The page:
Ever since Mr. M. Walker put in the Port Huron water works, seven years ago, he has been seeking to device some system of works that would accomplish all that is performed by the old reservoir system, as well as by the direct pumping of the Holly system.  He also sought to reduce the expense by simplifying the machinery, and in other ways, to such as extend that villages and the smaller cities could afford water works.
In this he has succeeded.  The trial works were trial at Holly some six weeks ago, and from men from experience who were there we learn that the new system works admirably.  These works have two miles of piping, with 16 hydrants, and are able to throw eight good fire streams.  The piping is large enough to meet the wants of a place containing 5,000 inhabitants.  The entire work cost $10,000.
One of the peculiarities of these works is the use of a large compression chamber, made of very heavy boiler iron.  The pumps force the water in at the base of the chamber and compress the air in the top to such as extent that after up a pressure of about 85 to 100 pounds, the chamber can be shut off, the works stopped, and left for several days with the pressure on, unless the water is sued for domestic purposes or ordinary supply.  In case of fire the valve on the chamber is opened, and instantly the pressure is on the entire system of piping, and from one to four streams can be thrown by this reserve until steam can be got up.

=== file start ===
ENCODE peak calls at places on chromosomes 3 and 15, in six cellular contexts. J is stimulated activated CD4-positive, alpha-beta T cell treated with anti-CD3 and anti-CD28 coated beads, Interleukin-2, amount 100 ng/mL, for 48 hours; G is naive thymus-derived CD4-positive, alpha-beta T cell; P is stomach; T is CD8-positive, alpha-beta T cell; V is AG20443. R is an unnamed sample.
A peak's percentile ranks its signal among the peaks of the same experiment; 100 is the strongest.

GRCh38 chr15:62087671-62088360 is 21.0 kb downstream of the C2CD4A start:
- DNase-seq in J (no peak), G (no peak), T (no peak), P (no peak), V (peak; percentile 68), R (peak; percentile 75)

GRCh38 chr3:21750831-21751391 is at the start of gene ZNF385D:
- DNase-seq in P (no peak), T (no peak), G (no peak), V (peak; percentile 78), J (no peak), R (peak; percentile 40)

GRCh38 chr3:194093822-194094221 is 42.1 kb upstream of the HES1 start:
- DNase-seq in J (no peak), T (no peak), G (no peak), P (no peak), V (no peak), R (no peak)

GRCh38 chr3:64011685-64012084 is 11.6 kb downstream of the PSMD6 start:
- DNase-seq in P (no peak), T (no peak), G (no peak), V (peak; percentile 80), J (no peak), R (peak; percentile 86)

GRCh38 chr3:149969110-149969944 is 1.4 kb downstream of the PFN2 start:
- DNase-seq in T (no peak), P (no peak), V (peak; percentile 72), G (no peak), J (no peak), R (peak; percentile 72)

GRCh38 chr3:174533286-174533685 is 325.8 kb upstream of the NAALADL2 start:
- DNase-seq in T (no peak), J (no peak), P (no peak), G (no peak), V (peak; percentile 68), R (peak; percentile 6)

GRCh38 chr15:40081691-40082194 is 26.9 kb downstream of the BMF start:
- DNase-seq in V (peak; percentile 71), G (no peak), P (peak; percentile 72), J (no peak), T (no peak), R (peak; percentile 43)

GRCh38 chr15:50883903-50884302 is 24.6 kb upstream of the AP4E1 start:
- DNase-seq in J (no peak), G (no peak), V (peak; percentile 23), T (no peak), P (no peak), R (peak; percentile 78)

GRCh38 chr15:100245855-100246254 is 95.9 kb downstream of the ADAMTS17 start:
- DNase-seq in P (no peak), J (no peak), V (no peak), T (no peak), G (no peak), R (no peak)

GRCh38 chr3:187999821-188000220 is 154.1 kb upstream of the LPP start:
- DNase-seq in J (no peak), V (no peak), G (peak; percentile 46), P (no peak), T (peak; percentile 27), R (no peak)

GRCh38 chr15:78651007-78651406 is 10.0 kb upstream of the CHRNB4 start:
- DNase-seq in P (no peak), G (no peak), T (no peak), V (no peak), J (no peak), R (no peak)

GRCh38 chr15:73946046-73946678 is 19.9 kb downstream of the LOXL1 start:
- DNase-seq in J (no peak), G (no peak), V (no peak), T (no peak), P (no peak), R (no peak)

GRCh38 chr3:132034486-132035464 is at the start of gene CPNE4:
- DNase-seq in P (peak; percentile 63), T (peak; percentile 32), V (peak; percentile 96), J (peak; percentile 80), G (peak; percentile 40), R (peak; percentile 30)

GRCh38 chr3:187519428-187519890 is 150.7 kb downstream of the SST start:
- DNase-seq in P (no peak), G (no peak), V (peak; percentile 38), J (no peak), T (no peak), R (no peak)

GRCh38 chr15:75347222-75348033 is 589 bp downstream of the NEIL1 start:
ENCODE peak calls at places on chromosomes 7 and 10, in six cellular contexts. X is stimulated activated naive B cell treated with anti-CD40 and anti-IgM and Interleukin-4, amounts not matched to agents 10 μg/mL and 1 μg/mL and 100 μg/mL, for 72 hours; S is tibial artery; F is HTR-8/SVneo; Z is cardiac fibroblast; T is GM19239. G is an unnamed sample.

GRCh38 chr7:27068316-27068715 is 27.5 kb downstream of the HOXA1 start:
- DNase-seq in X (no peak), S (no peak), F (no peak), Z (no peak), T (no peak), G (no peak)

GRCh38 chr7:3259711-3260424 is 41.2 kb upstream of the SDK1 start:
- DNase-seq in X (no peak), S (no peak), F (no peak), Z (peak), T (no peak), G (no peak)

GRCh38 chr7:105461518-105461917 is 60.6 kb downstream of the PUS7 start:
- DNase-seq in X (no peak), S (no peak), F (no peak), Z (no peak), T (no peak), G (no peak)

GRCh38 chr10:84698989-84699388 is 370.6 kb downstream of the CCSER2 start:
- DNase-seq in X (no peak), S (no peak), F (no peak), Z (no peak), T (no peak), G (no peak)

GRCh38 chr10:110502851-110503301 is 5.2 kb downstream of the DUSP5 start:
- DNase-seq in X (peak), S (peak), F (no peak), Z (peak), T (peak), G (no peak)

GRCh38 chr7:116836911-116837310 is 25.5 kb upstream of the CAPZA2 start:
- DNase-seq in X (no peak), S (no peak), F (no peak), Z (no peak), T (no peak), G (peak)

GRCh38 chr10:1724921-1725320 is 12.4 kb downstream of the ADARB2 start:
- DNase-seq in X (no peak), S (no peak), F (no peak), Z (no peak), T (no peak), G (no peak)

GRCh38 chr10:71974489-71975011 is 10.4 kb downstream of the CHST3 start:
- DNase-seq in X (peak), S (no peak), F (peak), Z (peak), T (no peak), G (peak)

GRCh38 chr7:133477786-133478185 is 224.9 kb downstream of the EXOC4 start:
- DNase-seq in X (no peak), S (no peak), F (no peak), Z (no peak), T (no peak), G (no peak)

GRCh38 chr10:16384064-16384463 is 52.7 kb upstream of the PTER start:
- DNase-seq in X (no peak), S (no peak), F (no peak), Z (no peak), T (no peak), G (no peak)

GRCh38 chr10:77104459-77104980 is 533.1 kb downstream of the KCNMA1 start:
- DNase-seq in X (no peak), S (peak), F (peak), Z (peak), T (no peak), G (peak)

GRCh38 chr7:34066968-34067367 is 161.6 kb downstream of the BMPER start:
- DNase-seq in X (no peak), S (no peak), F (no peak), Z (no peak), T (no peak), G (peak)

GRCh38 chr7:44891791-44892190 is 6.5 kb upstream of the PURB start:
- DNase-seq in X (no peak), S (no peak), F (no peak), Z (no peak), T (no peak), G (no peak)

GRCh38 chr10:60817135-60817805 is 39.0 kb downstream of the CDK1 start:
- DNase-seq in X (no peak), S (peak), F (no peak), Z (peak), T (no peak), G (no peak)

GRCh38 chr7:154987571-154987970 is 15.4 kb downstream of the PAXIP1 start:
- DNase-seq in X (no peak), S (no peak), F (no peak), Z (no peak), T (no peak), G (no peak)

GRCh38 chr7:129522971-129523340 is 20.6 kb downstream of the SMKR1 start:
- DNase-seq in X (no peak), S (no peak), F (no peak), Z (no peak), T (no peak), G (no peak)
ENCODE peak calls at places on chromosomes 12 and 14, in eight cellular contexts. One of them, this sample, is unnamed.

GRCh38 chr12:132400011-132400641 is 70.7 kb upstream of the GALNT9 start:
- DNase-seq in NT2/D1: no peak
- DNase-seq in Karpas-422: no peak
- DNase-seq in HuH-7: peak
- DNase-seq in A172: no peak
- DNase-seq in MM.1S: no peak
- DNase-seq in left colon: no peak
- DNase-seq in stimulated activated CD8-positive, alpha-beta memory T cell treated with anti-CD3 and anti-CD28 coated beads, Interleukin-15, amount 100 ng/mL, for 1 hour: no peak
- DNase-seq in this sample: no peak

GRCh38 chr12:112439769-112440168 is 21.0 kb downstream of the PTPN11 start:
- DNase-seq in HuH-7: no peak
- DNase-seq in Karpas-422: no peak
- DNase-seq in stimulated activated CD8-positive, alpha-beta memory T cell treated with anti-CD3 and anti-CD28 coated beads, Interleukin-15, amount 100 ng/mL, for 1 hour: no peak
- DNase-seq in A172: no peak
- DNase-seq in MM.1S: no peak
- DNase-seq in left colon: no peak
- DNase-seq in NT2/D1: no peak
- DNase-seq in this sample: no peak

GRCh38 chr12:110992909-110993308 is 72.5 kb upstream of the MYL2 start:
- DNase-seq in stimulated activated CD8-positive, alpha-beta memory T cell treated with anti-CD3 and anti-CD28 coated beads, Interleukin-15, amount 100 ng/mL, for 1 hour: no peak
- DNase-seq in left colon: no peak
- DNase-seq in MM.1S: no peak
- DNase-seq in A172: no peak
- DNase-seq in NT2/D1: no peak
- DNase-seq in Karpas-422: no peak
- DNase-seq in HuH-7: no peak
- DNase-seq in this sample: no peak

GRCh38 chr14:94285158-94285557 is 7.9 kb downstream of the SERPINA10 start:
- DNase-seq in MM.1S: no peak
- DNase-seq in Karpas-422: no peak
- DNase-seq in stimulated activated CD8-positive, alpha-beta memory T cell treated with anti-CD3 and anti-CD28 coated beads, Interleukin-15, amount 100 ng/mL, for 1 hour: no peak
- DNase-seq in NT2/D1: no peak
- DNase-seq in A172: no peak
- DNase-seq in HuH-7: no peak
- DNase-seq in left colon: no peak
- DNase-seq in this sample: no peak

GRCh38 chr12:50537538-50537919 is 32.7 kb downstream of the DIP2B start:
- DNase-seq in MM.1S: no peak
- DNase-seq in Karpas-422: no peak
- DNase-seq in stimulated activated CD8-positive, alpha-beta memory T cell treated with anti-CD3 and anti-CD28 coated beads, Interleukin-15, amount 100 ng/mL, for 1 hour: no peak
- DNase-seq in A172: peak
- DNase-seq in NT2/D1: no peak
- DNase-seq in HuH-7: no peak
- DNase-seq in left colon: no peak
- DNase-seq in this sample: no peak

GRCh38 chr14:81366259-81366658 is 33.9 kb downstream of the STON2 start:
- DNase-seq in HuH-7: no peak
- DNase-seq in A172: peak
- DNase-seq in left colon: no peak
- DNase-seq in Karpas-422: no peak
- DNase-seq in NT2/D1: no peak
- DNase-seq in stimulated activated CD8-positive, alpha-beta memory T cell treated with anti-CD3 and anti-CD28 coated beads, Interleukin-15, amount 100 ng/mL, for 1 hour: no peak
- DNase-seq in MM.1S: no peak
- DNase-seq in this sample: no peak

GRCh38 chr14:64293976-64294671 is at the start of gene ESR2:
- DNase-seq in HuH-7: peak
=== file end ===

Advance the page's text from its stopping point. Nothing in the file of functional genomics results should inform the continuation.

Another set of works was started at St. Louis, Gratiot county, last Wednesday.  These works will be used for fire purposes only, for the next year.  From a record of the official test made, it appears that 30 lbs. of steam was raised from cold water in five minutes, and in seven minutes three good fire streams were thrown.  During the trial two 1 inch streams were thrown 200 feet, and one 1 steam 275 feet.  At another time five good streams were thrown with one pump.  These pumps are peculiarly constructed, simple, compact and of great capacity.
The piping used at both these places is the Wyckoff patent wood pipe, manufactured by Ayrault, Smith & Co., of Bay City, and if other cities give it as severe a test as these two, and it gives as good satisfaction, it will supercede iron pipe entirely in a few years.

1881 Milford Times (Milford, Michigan), March 12, 1881, Page 2.